• 9. Key Steps to Achieving this Goal A common core of rigorous standards for all: Set rigorous curriculum standards so that all students are challenged and acquire the knowledge and skills to be successful in their next steps. An aligned P-16 system: Implement a continuum of learning by creating fluid transitions at every point through the education system so that all students have access to high quality life-long learning. A personalized learning experience for each student: Schools need to be safe, culturally competent and provide engaging learning environments so that the individual needs of all students are met. A connected educational community: Strengthen relationships between schools, community colleges and local communities so that all students enter school/ community colleges ready to learn and have access to relevant life-long learning experiences. A corps of quality educators prepared and ready to take on new challenges: Train and support teachers for excellent teaching for every student. A system to provide adequate & appropriately allocated resources: Provide effective and efficient resource allocation, infrastructure and governance to improve student achievement.
  • 10. INTEGRATIVE STUDIES  Connections between core academic subject and the students’ own lives is important for effective instruction.  Integrated studies involves bringing together typically disconnected subjects so that students can arrive at more meaningful and authentic understanding.  Researchers have found that interdisciplinary understanding is the hallmark of contemporary knowledge production for our 21st century learning skills.  It is vital for the 21st century teacher to include only those concepts and skills that fit together naturally and validly in an integrated unit.  Project Based learning is the gateway for integrated studies.
  • 11. DIP-STICKS: EFFICIENT WAYS TO CHECK FOR UNDERSTANDING Research reveals that formative assessment—frequent, interactive checking of student progress and understanding to identify learning needs and adjust teaching appropriately will increase academic achievement. Asking students questions like:  How much time and effort did you put into this?  What do you think your strengths and weaknesses were in this assignment?  How could you improve your assignment?  What are the most valuable things you learned from this assignment?
  • 12. WHY IS GRIT SO IMPORTANT?  A large body of research found that one characteristic emerged as a significant predictor of student success. And it wasn't social intelligence. It wasn't good looks, physical health, and it wasn't IQ. It was grit.  Using the “Grit Scale” that Duckworth developed with Chris Peterson, they found that grit is a better indicator of GPA and graduation rates. (IQ, however, is very predictive of standardized test scores.)  Add to this the findings (from Bowen, Chingos and McPherson's Crossing the Finish Line) that high school grades have a more predictive value of college success than standardized tests, and you may just see a shift from standardized test scores to high school GPA by some college admissions officers. As GPA becomes more important, grit will become more recognized as a vital part of 21st century student success -- as well it should be.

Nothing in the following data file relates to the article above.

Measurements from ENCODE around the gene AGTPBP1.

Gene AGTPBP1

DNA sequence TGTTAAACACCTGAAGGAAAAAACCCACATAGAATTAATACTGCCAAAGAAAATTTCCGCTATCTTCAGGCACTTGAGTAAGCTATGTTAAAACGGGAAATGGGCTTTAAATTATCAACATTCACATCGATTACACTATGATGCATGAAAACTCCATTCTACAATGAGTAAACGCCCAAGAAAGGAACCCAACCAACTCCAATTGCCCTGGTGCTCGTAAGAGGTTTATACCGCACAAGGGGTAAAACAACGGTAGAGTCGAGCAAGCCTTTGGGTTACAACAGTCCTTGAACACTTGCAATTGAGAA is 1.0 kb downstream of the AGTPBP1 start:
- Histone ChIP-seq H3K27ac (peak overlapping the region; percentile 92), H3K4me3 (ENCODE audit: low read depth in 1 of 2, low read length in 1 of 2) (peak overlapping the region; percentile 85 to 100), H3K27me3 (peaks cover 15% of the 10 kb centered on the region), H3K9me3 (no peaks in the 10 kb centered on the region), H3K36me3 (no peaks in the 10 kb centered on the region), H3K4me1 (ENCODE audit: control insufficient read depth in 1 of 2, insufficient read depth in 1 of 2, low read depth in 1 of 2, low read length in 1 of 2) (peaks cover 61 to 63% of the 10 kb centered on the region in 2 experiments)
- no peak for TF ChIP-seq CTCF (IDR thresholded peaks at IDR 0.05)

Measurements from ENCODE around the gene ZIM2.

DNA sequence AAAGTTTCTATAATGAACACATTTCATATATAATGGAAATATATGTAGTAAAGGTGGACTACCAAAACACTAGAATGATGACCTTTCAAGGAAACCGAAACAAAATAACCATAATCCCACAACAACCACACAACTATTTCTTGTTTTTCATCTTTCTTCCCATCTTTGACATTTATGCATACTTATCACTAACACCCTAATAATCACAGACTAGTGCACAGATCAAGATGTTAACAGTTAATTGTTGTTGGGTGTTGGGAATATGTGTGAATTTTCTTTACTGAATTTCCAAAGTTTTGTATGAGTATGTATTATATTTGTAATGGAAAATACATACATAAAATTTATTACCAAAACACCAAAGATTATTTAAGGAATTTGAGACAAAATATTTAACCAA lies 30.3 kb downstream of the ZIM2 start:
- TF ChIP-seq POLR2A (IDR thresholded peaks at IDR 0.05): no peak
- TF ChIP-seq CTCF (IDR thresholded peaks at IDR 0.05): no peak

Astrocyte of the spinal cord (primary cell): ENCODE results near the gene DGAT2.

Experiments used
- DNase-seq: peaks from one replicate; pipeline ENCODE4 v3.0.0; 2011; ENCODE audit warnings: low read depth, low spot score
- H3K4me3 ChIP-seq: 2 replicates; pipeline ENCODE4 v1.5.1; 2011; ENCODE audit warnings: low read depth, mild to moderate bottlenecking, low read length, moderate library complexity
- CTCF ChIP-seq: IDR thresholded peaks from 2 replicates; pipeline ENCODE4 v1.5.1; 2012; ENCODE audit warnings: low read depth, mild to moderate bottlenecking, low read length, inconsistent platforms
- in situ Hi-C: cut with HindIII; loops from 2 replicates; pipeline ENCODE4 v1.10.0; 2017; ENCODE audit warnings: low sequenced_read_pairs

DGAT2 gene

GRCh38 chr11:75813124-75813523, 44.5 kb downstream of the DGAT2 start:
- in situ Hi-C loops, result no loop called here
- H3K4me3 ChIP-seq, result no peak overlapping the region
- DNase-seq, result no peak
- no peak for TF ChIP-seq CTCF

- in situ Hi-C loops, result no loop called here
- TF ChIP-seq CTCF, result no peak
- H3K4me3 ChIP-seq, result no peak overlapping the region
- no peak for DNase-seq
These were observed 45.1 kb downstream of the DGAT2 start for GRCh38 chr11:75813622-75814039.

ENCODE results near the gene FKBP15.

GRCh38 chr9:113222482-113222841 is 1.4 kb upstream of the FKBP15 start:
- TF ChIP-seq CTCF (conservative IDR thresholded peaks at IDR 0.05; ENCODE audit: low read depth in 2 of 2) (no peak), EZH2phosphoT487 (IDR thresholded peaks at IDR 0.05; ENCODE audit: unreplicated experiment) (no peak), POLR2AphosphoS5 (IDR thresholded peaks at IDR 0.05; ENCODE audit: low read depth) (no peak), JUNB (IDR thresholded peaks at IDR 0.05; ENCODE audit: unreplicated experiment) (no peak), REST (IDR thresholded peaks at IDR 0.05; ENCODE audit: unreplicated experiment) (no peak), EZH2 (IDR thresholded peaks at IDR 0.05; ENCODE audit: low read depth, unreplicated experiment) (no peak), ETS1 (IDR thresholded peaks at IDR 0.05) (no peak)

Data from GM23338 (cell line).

• 13. DIFFERENTIATION OF INSTRUCTION To differentiate instruction is to recognize students varying background knowledge, readiness, language, preferences in learning, interests, and react responsively. The intent is to maximize each student’s growth and individual success by meeting each student where he or she is which assists the teaching and learning process.
  • 14. PROMOTING TEACHERS’ CULTURAL COMPETENCE TO BETTER SERVE CULTURALLY DIVERSE STUDENTS  Value diversity  Be culturally self-aware  Understand the dynamics of cultural interactions  Institutionalize cultural knowledge and adapting to diversity
  • 15. FOCUS ON EARLY LEARNING TO IMPROVE SCHOOLS High quality early childhood education-researchers found that it produces substantial educational, social and economic benefit to children and society as a whole. Response to Intervention in grades K-3 is a researched based model having a positive effect on student achievement.
  • 16. FAMILY-SCHOOL-COMMUNITY CONNECTIONS Parent, family and community involvement in education correlates with higher academic performance and school improvement. Supporting teaching and learning requires addressing students’ social service needs, as well as their academic ones, and this broad-based support is essential to closing achievement gaps.